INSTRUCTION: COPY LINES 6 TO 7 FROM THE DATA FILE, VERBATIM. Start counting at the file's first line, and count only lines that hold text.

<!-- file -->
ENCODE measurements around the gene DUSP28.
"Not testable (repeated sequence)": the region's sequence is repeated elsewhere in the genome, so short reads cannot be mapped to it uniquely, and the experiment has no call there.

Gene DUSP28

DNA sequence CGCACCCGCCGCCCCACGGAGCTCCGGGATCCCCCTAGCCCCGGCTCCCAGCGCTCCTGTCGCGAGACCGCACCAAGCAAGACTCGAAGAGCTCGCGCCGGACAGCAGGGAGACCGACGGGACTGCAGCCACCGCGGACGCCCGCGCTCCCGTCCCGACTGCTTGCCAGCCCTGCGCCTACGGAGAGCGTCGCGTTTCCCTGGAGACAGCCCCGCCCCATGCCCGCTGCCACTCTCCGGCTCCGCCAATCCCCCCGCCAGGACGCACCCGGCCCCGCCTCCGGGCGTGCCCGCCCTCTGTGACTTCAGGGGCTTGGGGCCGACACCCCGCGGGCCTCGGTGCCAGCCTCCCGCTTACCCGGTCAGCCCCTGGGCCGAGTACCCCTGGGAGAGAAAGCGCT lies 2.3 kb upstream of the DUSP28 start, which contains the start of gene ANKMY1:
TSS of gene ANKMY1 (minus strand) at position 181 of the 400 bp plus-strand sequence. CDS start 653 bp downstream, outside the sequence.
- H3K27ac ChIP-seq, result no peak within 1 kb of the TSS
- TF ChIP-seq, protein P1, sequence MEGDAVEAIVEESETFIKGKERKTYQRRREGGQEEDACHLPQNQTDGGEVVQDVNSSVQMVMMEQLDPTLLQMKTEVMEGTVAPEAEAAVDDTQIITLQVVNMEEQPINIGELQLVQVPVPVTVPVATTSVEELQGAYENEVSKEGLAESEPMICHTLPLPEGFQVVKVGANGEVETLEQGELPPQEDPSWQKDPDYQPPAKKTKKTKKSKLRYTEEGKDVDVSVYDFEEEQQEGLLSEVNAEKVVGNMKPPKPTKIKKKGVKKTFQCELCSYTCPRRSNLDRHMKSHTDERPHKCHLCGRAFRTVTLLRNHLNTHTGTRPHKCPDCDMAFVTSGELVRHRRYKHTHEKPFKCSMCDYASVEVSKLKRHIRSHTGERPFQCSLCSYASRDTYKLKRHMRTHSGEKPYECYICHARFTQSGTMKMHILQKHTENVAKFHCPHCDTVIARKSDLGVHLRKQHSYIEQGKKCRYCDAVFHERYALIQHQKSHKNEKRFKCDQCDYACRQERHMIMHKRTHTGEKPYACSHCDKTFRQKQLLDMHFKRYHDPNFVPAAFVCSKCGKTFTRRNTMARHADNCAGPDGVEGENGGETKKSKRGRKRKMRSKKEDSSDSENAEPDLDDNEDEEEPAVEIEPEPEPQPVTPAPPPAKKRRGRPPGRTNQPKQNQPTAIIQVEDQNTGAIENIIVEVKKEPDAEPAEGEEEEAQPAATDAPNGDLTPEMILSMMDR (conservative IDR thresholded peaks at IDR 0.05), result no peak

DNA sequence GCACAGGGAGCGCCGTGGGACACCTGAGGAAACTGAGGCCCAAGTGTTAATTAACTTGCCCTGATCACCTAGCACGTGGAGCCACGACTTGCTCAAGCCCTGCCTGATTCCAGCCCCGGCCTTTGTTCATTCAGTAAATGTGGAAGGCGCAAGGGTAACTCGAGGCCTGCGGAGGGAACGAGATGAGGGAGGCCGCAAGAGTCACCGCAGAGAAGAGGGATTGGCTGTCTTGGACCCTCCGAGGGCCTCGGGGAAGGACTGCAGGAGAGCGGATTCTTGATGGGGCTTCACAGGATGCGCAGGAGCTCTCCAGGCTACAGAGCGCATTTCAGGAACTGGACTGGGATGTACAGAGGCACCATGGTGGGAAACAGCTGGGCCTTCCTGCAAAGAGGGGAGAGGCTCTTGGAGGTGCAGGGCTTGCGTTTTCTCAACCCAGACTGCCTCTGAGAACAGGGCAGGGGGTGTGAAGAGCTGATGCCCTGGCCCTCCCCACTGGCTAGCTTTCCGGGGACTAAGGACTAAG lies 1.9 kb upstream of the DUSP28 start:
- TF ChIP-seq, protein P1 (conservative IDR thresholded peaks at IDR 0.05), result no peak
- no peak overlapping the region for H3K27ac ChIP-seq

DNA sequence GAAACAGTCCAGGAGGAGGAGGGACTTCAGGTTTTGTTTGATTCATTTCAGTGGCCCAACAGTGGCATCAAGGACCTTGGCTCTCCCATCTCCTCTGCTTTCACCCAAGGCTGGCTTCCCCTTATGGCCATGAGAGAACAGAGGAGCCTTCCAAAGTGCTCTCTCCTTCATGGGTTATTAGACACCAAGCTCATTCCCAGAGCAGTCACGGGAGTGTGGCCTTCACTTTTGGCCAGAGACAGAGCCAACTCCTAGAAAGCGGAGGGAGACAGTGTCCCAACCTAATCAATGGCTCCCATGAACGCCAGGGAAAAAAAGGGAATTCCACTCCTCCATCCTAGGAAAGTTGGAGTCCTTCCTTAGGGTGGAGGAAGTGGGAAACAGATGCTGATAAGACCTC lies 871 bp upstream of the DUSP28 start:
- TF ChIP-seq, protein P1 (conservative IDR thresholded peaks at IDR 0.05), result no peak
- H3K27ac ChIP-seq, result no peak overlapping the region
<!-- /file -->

- H3K27ac ChIP-seq, result no peak within 1 kb of the TSS
- TF ChIP-seq, protein P1, sequence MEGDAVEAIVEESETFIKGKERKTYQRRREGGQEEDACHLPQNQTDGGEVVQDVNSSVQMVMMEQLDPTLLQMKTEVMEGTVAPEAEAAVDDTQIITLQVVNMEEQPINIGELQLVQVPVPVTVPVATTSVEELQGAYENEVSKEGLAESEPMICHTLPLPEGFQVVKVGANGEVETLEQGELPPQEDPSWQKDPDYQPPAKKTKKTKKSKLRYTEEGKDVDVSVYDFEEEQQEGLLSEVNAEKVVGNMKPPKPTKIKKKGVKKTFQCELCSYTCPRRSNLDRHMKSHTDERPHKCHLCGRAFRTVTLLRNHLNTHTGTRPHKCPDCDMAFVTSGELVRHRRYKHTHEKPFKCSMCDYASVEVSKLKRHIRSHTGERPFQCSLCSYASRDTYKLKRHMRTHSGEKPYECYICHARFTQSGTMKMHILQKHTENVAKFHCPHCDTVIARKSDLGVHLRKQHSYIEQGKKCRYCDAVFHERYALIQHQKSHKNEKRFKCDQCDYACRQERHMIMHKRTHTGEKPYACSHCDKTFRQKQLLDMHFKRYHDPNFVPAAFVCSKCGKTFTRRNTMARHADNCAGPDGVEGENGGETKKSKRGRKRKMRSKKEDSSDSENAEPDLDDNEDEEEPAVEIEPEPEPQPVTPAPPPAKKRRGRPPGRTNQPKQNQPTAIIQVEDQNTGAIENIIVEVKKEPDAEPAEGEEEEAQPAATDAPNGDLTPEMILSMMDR (conservative IDR thresholded peaks at IDR 0.05), result no peak